Injuries to Individuals Participating in Mountain and Wilderness Sports: A review

Alasdair Mort, David Godden

Research output: Contribution to journalArticlepeer-review

26 Citations (Scopus)
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Objective: The objective of this review is to summarize evidence on injuries occurring in individuals participating in mountain and wilderness sports.
Data Sources: SCOPUS, ISI Web of Knowledge, SPORTDiscus, OVID Safety and Health, Index to Theses, COPAC, and SportScotland e-library. The search terms were (mountain* or wilderness or adventure or climb* or (hill walk*)) and (accident* or injur* or rescue*) and (epidemiolog* or statistic* or pattern* or survey*). The search period was from 1987 to 2010.
Study Selection: A total of 2034 articles were identified. The full text of 137 articles was retrieved. Fifty articles met inclusion criteria — mountain and wilderness; nonmotorized, leisure time, outdoor activities; and nonfatal injury. Skiing and snowboarding articles were excluded.
Data Extraction: Study design was classified using the “STOX” hierarchy of evidence. Study quality was rated independently by 2 reviewers.
Data Synthesis: All studies were observational. Twenty-one (42%) were longitudinal, 20 (40%) were cross-sectional surveys, and 9 were cohort studies. A majority of casualties were aged 20 to 39 years. There was a clear male majority, 70% to 89% in most studies. The percentage of casualties who sustained severe injuries ranged from 5% to 10% — less than 10% were admitted to hospital. Casualties sustained an average of 1.2 to 2.8 injuries (most > 1.6), which mainly affected the soft tissues; between 2% and 38% were fractures. Up to 90% of injuries were to the extremities.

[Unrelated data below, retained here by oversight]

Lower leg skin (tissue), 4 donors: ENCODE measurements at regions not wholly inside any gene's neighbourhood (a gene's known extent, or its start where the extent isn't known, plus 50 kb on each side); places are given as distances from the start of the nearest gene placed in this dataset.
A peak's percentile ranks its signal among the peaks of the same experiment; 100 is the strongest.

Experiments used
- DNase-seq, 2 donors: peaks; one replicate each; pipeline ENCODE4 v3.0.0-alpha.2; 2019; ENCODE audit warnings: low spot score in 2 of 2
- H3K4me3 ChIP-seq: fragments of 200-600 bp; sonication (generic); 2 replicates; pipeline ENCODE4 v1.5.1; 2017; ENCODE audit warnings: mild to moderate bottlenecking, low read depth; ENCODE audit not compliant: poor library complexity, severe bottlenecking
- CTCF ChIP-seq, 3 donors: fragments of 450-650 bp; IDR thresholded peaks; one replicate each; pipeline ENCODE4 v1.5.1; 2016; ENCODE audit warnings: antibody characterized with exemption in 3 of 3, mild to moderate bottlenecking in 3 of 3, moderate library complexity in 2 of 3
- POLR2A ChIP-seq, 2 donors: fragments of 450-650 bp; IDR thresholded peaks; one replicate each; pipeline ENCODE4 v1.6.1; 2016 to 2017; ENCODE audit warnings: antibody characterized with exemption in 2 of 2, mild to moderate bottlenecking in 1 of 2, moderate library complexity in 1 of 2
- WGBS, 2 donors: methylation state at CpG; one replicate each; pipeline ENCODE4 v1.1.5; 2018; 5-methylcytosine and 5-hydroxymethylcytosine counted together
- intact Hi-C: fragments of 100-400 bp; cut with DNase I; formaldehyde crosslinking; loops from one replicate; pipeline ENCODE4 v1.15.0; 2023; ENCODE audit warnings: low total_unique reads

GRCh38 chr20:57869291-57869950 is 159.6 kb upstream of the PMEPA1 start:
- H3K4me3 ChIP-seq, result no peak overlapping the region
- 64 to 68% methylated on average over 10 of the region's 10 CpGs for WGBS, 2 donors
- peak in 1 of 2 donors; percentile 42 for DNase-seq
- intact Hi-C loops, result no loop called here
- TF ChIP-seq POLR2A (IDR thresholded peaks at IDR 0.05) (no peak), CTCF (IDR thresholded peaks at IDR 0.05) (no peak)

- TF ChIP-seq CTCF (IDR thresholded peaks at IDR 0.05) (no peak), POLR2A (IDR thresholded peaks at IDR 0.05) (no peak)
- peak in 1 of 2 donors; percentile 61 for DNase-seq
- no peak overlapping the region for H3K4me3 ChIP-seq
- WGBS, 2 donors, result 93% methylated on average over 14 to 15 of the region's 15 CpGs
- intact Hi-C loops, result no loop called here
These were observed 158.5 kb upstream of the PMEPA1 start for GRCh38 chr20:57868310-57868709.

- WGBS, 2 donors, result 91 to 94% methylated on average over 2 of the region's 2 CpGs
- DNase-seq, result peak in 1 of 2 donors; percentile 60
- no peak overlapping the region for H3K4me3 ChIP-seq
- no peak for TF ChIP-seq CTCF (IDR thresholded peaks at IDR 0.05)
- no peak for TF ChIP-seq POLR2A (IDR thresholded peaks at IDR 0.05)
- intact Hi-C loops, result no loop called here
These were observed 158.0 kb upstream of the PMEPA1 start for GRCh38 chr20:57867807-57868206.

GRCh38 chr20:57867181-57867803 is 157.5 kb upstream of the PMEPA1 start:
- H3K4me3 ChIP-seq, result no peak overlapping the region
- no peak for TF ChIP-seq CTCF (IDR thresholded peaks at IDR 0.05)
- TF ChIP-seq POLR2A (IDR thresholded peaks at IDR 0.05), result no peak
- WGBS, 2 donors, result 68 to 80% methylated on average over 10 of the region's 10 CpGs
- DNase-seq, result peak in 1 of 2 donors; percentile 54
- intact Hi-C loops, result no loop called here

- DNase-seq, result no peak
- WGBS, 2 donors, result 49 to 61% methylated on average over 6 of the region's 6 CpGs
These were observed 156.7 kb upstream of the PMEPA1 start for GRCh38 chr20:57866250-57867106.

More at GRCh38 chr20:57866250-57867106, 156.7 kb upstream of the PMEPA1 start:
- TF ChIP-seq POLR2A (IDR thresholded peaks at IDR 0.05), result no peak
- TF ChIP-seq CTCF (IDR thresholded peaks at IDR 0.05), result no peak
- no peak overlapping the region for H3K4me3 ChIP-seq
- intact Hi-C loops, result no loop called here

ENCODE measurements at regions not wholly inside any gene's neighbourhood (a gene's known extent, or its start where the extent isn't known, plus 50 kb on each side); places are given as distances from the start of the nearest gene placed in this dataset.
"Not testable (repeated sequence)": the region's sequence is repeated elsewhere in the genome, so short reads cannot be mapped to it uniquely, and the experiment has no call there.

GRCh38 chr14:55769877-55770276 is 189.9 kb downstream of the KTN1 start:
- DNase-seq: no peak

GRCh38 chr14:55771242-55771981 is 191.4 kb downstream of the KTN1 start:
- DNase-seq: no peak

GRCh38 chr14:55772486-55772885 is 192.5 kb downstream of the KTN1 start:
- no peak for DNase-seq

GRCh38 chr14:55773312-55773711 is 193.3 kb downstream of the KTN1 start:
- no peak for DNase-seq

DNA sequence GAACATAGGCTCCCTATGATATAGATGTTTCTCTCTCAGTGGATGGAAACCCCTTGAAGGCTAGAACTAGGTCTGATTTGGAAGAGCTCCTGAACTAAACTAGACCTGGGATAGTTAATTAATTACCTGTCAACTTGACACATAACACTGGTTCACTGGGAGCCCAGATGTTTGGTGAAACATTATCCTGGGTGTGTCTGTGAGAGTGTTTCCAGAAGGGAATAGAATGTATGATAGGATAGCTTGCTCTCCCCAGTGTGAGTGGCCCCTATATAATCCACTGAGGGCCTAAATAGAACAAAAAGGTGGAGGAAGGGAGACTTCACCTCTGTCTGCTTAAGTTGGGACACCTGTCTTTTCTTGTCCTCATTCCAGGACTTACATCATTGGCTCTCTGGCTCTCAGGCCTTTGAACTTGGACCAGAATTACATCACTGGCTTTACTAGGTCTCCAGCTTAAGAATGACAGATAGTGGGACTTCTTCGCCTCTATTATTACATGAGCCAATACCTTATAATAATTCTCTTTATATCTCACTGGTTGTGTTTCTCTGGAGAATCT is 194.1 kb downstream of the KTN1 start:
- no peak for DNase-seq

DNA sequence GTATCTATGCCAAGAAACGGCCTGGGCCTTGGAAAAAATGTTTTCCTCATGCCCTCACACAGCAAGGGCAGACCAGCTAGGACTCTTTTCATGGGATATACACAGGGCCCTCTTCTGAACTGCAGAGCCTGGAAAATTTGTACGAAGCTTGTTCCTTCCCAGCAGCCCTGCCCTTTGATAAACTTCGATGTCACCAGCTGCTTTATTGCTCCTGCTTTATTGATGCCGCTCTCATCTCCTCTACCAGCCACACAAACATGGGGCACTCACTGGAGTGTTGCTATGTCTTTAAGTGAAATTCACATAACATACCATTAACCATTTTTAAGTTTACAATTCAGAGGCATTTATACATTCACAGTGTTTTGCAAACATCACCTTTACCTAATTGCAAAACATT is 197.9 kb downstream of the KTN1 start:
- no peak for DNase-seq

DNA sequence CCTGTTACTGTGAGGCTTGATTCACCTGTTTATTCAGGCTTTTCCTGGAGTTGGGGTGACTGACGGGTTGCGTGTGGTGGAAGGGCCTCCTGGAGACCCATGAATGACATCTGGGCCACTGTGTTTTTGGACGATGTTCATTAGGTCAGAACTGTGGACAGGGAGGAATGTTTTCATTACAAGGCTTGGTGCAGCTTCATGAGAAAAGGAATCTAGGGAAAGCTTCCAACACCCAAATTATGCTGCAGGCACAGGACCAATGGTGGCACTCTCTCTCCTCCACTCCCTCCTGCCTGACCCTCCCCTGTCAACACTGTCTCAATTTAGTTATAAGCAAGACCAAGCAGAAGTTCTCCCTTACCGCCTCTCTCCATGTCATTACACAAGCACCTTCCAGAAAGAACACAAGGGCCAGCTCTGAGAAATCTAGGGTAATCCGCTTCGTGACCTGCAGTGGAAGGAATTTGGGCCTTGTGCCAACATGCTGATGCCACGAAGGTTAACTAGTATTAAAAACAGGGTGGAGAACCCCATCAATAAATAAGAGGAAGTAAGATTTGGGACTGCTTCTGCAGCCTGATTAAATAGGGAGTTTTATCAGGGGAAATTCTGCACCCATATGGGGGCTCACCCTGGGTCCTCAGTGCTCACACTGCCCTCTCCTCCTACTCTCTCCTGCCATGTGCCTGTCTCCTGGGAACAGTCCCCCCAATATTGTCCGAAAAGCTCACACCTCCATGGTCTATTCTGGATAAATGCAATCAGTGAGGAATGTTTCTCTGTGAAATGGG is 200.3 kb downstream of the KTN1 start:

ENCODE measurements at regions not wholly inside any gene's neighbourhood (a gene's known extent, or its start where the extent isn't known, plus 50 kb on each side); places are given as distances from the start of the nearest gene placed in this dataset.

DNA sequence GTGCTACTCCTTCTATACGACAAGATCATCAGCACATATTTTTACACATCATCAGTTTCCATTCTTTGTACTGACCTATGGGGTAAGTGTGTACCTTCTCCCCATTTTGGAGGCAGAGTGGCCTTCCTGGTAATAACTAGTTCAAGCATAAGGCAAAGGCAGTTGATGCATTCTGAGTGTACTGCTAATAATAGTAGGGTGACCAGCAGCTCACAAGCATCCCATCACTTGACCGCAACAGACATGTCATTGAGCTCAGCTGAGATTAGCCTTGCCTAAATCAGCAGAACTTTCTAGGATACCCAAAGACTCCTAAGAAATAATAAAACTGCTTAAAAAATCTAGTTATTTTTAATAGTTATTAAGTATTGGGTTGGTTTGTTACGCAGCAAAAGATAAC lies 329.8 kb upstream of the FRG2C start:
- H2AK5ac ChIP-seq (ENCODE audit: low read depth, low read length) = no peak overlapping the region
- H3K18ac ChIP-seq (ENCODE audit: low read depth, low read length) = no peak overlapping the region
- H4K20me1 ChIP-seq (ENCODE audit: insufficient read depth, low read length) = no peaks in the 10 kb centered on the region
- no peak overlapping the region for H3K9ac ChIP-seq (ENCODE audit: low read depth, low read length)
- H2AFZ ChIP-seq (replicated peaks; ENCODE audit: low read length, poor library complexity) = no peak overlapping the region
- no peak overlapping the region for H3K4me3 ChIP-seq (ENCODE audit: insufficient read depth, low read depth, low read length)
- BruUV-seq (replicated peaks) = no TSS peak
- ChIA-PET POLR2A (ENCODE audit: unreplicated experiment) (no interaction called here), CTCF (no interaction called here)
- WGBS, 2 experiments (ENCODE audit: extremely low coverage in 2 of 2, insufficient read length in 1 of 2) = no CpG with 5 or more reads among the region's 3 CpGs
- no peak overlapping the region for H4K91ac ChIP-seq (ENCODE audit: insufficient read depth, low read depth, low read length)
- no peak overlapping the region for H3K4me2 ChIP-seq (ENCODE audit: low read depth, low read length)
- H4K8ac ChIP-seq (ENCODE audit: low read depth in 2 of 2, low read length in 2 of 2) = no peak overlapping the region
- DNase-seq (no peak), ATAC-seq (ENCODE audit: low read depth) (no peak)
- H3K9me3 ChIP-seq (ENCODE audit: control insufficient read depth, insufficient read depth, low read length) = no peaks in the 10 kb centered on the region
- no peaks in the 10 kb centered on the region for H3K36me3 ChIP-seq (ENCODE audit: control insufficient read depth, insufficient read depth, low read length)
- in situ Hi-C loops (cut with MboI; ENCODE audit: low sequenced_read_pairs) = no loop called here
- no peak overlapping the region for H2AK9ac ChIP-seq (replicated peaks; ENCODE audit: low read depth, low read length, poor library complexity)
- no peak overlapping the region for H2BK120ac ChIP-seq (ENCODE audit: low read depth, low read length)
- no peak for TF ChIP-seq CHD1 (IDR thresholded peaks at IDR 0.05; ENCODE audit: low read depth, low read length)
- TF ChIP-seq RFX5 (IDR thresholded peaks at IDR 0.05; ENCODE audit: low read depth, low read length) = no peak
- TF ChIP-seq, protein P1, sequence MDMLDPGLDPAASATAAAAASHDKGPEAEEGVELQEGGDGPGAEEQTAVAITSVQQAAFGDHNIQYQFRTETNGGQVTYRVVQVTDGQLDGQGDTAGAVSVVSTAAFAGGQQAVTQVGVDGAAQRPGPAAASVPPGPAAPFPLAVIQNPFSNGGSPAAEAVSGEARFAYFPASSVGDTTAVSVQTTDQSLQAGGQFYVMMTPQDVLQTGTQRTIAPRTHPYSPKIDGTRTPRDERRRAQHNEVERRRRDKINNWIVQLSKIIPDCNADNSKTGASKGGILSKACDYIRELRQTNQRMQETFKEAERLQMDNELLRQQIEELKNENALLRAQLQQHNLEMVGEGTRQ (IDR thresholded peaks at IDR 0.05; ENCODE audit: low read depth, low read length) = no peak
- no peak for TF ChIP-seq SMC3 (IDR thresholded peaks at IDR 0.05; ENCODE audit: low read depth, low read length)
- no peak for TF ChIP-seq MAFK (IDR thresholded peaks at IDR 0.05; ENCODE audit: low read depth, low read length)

Conclusions: The majority of mountain and wilderness sports injuries are minor to moderate. However, some casualties have life-threatening medical problems, which may have long-term implications for return to sport and general well-being.
Key Words: mountain, wilderness, injury
Original languageEnglish
Pages (from-to)530-536
Number of pages17
JournalClinical Journal of Sport Medicine
Issue number6
Publication statusPublished - Nov 2011


  • mountain
  • wilderness
  • injury


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